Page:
6 / 10
I remember my first computer. Might as well have bought a $900 deck of cards. Turns out, while I was shooting the stuffing out of the moon on the Hearts table, other more ambitious computerers were learning how to remotely detonate power plants. Which is why Blackhat is about them and not me. But I’m probably better at Hearts.
I’ll admit I didn’t understand ALL the “computer stuff” in Blackhat, but what I did get was this: a vicious and mysterious cyber attack against Chinese and American interests forces these two frenemies (fren-em-countr-ies?) to work together. Each frenemcountry (I’m going with it) dispatches their smartest, handsomest hacker (handsome, nice hackers are called ‘white hats’) to cyber-track The Bad Guy (mum’s basement hackers are called ‘black hats’) and unplug his computer before he can hit Enter again.
Representing China is Captain Chen, a sharp, crisply-uniformed up-and-comer whose effortless American accent helpfully reminds us that, even though he’s the Chinese guy in a cyber terrorism movie, we’re still allowed to like him.
Captain Chen brings along his sister, because, well…
Not to be outdone, America sends Thor.
By having attractive, physically capable actors play brainy, highly computer literate protagonists, Blackhat challenges our stereotypes of how attractive and physically capable a computer hacker should be. And simultaneously loses most of its credibility for not obeying those stereotypes.
Also, to be fair, having models play mastermind hackers seems unjust when there are real-life nerd actors nagging for a role. Watching from home, Michael Cera, Paul Dano and Mr Chow from The Hangover must have been screaming at their 3D TVs.
As if to rub-in the insult, Thor handles his keyboard with the dexterity of a drunk panda. He may as well have used his hammer.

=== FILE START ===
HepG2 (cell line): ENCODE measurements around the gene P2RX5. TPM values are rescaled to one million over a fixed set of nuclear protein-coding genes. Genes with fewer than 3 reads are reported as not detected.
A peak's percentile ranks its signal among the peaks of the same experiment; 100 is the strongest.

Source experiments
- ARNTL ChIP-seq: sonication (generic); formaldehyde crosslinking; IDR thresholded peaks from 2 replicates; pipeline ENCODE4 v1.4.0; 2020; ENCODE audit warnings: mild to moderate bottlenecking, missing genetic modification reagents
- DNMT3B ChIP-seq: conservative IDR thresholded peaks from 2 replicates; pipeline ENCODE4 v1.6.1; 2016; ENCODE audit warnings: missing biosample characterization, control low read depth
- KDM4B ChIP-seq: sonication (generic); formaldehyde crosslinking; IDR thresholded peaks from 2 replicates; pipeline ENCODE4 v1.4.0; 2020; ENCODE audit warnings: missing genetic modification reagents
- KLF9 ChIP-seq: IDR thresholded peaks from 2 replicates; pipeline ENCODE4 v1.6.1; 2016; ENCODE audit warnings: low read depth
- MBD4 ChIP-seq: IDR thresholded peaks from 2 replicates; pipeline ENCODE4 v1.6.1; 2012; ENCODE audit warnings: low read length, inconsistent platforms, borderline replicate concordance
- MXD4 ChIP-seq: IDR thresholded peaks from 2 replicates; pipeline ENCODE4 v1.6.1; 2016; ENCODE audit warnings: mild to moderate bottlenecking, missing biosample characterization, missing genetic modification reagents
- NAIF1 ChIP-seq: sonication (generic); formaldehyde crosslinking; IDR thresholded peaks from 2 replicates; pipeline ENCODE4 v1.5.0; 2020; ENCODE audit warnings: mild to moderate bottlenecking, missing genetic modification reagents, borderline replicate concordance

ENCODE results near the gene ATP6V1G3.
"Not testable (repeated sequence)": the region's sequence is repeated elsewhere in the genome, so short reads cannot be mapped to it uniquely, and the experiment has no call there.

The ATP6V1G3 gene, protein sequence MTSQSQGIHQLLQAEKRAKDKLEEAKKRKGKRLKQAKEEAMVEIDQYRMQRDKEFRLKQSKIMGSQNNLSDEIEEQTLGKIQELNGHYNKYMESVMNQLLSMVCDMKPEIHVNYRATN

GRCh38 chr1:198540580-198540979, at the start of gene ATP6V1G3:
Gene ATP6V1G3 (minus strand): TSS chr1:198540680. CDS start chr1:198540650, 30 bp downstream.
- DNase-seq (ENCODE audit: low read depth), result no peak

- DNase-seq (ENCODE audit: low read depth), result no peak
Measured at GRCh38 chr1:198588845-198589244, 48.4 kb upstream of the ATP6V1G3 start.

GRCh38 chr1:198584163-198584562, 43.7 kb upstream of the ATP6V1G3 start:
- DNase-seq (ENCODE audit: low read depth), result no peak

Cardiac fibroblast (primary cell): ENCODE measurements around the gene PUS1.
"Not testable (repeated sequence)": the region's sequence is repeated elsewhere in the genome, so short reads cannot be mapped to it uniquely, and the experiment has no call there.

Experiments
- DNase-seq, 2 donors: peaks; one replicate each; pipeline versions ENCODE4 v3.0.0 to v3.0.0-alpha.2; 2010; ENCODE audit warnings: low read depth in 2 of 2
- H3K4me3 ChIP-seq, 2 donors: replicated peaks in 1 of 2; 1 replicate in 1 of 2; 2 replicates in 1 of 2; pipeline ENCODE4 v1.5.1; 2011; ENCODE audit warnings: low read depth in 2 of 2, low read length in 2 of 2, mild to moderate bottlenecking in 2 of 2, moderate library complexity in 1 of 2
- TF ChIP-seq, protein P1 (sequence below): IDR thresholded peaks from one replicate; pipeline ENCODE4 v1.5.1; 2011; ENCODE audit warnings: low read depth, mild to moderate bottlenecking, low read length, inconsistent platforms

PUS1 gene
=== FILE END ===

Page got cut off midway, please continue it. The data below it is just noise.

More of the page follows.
Here’s a short clip from Blackhat in which Chris Hemsworth tries to delicately hack into the mainframe.
(The problem with using GIFs in reviews is that you spend one hour writing a review and three hours looking at panda videos on the internet.)
Anyway, like they so often do in movies, things escalate, and there’s enough action and/or tension dribbled throughout to keep it all mildly entertaining. For a film that’s central message seems to be about how much hackers can do without leaving their mum’s couch, Captain Chen and Thor travel to a surprising number of countries to track down The Bad Guy. When the black hat is finally revealed, he’s both underwhelming and hatless, which makes him probably the most realistic character of them all.
Meanwhile, it becomes increasingly clear that the only reason sister Chen is here, is so Thor can sleep with her. Sadly, in every other way she’s at best redundant and at worst unhelpful. This would never happen in Canada.
So, yes, there’s enough frenetic gunfire and sudden deaths of fairly major characters (keep an eye out for veteran cops nearing retirement) to remind you that this is a Michael Mann film and he made Heat. But it’s not Heat. Nor is it Hearts. Basically Blackhat is better than Hearts but not as good as Heat. Take that as you will.